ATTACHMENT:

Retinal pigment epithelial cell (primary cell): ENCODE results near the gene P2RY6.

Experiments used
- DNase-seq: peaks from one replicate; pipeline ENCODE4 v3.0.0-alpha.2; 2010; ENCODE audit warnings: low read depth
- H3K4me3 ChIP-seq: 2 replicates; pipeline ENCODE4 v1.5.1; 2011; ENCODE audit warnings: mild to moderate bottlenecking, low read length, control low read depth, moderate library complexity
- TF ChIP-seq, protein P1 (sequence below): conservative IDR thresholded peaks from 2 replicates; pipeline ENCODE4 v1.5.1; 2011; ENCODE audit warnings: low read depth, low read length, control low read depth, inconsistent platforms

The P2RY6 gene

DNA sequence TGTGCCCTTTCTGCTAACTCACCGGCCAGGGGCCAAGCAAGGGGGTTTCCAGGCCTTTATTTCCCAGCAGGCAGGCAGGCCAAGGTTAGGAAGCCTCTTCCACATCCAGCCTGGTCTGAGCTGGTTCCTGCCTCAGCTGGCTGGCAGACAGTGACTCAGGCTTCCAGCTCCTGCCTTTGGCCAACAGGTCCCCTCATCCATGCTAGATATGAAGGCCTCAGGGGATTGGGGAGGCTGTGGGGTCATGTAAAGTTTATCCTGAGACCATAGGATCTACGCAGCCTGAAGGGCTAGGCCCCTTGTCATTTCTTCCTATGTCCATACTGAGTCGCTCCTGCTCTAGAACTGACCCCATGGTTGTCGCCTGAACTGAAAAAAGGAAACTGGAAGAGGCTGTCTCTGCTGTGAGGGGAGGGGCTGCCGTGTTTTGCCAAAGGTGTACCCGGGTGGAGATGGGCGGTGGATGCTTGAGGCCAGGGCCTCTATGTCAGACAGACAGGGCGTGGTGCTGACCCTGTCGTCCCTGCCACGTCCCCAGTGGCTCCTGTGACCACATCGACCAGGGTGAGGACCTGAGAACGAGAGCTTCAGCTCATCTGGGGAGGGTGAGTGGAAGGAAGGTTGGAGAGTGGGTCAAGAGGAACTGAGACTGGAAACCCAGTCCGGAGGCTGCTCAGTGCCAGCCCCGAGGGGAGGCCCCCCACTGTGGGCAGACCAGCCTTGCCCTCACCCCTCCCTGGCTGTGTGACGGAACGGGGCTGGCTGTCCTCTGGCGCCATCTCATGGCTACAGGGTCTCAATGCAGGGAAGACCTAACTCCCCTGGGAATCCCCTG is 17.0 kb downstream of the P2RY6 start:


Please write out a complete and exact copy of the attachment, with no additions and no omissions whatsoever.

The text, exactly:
Retinal pigment epithelial cell (primary cell): ENCODE results near the gene P2RY6.

Experiments used
- DNase-seq: peaks from one replicate; pipeline ENCODE4 v3.0.0-alpha.2; 2010; ENCODE audit warnings: low read depth
- H3K4me3 ChIP-seq: 2 replicates; pipeline ENCODE4 v1.5.1; 2011; ENCODE audit warnings: mild to moderate bottlenecking, low read length, control low read depth, moderate library complexity
- TF ChIP-seq, protein P1 (sequence below): conservative IDR thresholded peaks from 2 replicates; pipeline ENCODE4 v1.5.1; 2011; ENCODE audit warnings: low read depth, low read length, control low read depth, inconsistent platforms

The P2RY6 gene

DNA sequence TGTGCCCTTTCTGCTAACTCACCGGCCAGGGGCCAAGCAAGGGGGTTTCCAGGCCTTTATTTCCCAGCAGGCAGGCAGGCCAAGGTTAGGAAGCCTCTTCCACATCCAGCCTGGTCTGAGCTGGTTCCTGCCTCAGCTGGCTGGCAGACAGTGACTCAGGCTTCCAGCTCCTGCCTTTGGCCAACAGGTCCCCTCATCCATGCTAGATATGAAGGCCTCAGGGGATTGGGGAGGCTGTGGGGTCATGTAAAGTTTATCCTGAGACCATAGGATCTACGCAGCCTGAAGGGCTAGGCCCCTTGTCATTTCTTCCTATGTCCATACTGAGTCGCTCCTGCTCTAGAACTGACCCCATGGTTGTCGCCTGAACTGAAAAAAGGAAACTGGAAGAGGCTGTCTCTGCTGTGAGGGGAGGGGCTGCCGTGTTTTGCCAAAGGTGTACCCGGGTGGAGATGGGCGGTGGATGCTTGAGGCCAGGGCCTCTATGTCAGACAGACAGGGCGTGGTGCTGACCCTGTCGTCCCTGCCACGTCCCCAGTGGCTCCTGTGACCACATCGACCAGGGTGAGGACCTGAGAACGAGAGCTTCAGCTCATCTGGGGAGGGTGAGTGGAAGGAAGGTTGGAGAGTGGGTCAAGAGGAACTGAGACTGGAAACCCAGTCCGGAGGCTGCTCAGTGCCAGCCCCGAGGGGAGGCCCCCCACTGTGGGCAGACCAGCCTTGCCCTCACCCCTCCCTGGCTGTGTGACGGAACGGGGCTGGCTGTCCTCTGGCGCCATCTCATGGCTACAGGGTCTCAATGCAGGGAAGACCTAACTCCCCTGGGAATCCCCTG is 17.0 kb downstream of the P2RY6 start: